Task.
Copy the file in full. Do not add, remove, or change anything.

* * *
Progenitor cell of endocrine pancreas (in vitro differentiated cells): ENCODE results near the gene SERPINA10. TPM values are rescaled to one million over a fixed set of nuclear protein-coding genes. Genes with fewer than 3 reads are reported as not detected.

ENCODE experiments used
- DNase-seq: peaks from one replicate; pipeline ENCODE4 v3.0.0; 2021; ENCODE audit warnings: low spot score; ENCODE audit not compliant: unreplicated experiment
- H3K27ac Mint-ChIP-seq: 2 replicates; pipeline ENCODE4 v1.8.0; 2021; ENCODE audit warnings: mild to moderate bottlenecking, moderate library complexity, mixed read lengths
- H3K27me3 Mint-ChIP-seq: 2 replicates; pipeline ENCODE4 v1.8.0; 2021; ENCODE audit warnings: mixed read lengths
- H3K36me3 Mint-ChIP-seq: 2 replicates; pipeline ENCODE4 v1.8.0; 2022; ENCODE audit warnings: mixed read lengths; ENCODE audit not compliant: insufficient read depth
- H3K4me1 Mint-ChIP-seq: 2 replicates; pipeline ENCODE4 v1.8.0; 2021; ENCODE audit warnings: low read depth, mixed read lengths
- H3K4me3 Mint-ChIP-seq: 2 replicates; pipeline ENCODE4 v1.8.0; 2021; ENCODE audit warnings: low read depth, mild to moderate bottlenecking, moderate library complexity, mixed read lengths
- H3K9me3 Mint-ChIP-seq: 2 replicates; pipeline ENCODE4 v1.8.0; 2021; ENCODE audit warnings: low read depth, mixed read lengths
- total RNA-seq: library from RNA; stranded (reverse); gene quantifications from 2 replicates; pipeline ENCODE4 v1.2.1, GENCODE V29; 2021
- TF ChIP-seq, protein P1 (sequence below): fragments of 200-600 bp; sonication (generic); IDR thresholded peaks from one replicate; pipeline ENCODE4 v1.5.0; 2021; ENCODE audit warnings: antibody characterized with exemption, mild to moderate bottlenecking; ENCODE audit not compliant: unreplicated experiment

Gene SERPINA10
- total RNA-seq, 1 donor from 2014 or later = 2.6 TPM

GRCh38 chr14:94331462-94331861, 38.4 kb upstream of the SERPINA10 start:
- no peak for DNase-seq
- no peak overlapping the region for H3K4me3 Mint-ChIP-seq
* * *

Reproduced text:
Progenitor cell of endocrine pancreas (in vitro differentiated cells): ENCODE results near the gene SERPINA10. TPM values are rescaled to one million over a fixed set of nuclear protein-coding genes. Genes with fewer than 3 reads are reported as not detected.

ENCODE experiments used
- DNase-seq: peaks from one replicate; pipeline ENCODE4 v3.0.0; 2021; ENCODE audit warnings: low spot score; ENCODE audit not compliant: unreplicated experiment
- H3K27ac Mint-ChIP-seq: 2 replicates; pipeline ENCODE4 v1.8.0; 2021; ENCODE audit warnings: mild to moderate bottlenecking, moderate library complexity, mixed read lengths
- H3K27me3 Mint-ChIP-seq: 2 replicates; pipeline ENCODE4 v1.8.0; 2021; ENCODE audit warnings: mixed read lengths
- H3K36me3 Mint-ChIP-seq: 2 replicates; pipeline ENCODE4 v1.8.0; 2022; ENCODE audit warnings: mixed read lengths; ENCODE audit not compliant: insufficient read depth
- H3K4me1 Mint-ChIP-seq: 2 replicates; pipeline ENCODE4 v1.8.0; 2021; ENCODE audit warnings: low read depth, mixed read lengths
- H3K4me3 Mint-ChIP-seq: 2 replicates; pipeline ENCODE4 v1.8.0; 2021; ENCODE audit warnings: low read depth, mild to moderate bottlenecking, moderate library complexity, mixed read lengths
- H3K9me3 Mint-ChIP-seq: 2 replicates; pipeline ENCODE4 v1.8.0; 2021; ENCODE audit warnings: low read depth, mixed read lengths
- total RNA-seq: library from RNA; stranded (reverse); gene quantifications from 2 replicates; pipeline ENCODE4 v1.2.1, GENCODE V29; 2021
- TF ChIP-seq, protein P1 (sequence below): fragments of 200-600 bp; sonication (generic); IDR thresholded peaks from one replicate; pipeline ENCODE4 v1.5.0; 2021; ENCODE audit warnings: antibody characterized with exemption, mild to moderate bottlenecking; ENCODE audit not compliant: unreplicated experiment

Gene SERPINA10
- total RNA-seq, 1 donor from 2014 or later = 2.6 TPM

GRCh38 chr14:94331462-94331861, 38.4 kb upstream of the SERPINA10 start:
- no peak for DNase-seq
- no peak overlapping the region for H3K4me3 Mint-ChIP-seq